OCTOBER 9th, 2020




AMovieGuy.com’s RATING: 3 ½ STARS (Out of 4)

Garret Bradley’s documentary Time belongs as an exhibit at an art museum. Possibly an entire room at MOMA (Museum of Modern Art), wall to wall covered in movie screens, where this documentary can be projected for visitors to see. Just keep it running on a loop. That’s the kind of treatment a film such as this deserves. It is not an easy documentary to recommend, because it’s not great for entertainment sake, but it is amazing for the sake of art, for the sake of saying something about life. Bradley captures the fight that Sibil Fox Rich took on, every day, for twenty plus years, to help get her husband Robert Rich released from his 60-year prison sentence. Her husband robbed a bank and was caught and Sibil did two years, but the heavy sentence on her husband has dug a hole into her family, constantly digging to regain a sense of self, to have the world give forgiveness for her husband’s mistakes. Time is a gorgeous capturing of love and commitment, fighting for someone, and fighting against a system that fails to forgive.

This is a documentary that does not sugar coat the wrongs that have been done. From the start, Sibil declares that she knows what they did was wrong, living in a state where money isn’t flowing. Two kids and two more on the way. And although Time is about someone fighting for their loved one, it’s above all things about how the clock does not stop moving. The title of Time is everything that Garrett Bradley has captured. The time spent fighting for freedom, the time spent without a father, the time spent raising children on your own, and all that time lost that a family can never get back.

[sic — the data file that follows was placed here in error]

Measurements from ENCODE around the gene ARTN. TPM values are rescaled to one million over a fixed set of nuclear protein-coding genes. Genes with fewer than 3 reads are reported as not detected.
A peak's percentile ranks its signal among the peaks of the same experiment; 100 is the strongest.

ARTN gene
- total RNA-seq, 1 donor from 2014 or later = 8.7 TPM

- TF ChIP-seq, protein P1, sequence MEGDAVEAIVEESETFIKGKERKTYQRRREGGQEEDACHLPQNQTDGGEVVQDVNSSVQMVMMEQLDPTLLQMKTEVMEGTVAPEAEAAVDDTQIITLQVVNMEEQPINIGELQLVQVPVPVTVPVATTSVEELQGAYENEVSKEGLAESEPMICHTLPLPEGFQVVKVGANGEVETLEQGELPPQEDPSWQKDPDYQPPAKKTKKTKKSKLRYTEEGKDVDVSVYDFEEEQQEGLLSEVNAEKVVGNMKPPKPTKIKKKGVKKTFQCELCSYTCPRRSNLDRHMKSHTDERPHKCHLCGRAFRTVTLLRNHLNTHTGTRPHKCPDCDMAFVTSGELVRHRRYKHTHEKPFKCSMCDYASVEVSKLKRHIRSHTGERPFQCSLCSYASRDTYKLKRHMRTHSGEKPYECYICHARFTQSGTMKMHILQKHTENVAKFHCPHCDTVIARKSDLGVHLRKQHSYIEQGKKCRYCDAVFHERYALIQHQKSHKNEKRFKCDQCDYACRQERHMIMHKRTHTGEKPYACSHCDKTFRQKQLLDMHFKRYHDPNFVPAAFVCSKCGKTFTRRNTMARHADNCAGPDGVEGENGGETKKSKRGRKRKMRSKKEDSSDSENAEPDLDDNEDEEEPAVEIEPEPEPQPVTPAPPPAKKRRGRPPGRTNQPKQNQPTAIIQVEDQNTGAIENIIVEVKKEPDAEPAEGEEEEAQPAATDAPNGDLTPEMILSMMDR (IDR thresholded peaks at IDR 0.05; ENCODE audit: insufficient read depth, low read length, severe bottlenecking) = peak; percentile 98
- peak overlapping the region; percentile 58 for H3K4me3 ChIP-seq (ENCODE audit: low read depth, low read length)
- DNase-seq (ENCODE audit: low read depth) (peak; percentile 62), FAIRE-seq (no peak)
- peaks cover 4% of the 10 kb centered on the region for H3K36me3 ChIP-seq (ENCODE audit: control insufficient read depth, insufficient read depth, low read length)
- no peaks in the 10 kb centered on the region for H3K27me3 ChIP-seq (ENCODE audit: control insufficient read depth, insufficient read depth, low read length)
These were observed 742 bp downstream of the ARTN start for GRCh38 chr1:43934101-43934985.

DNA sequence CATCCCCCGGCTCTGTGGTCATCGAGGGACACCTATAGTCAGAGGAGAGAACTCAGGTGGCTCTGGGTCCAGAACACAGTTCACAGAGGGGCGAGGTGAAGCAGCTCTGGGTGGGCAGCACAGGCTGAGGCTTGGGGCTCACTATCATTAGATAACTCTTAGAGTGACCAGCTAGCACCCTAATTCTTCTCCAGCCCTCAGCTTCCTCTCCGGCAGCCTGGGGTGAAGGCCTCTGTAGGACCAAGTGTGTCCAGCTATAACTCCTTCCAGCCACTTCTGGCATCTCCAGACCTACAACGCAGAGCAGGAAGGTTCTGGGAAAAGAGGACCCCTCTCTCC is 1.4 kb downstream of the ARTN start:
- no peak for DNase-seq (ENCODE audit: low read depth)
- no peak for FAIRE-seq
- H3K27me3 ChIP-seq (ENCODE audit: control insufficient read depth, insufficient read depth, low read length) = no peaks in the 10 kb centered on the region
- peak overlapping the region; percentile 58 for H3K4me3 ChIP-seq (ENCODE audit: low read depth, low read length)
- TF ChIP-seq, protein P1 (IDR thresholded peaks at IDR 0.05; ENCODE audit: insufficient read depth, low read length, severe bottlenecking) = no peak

From a production stance, Time is a documentary that has precise and pristine choices to make the message work. The entire film is shot in a luscious black and white, a narrative choice that adds to the concept of the past, and a nostalgic touch. There’s also a well mended pairing of past home videos and documented moments with the family. Phone calls to the prison to celebrate birthdays. Long conversations with others about the system. Sibil filling out paperwork and capturing the fight that she embarked on. With every scene, from the start in seeing Sibil pregnant with twins, to an end sequence where she speaks to a crowd about her work, this documentary is about the fight for family.

The only place where Time falters is from an “entertainment” viewpoint. It’s not a shoot-em up action film. It’s the antithesis of a comic book movie. So to recommend it to someone comes with a tidbit of information for preparation. This is a documentary that captures a women’s twenty-year battle to get her husband paroled. It is an experience and to witness the harsh realities for many American’s today. Life is incredibly unfair and the work that a human must go through to find forgiveness is equally crippling as being behind bars. It would make an excellent double feature with The Shawshank Redemption.

If the entire purpose of documentary filmmaking is to say something with your art then Garrett Bradley has said it all. Time is a documentary that captures everything. This is a capturing of life. The mother, the father, the children, the people left behind, the fight for freedom, and a constant love that makes it all possible. To have a person like Sibil Fox Rich in this world reminds us that there are people worth fighting for. Everything is worth it when she’s fighting on your side. Time is precious and we need to cherish it more than ever.



Written by: Leo Brady

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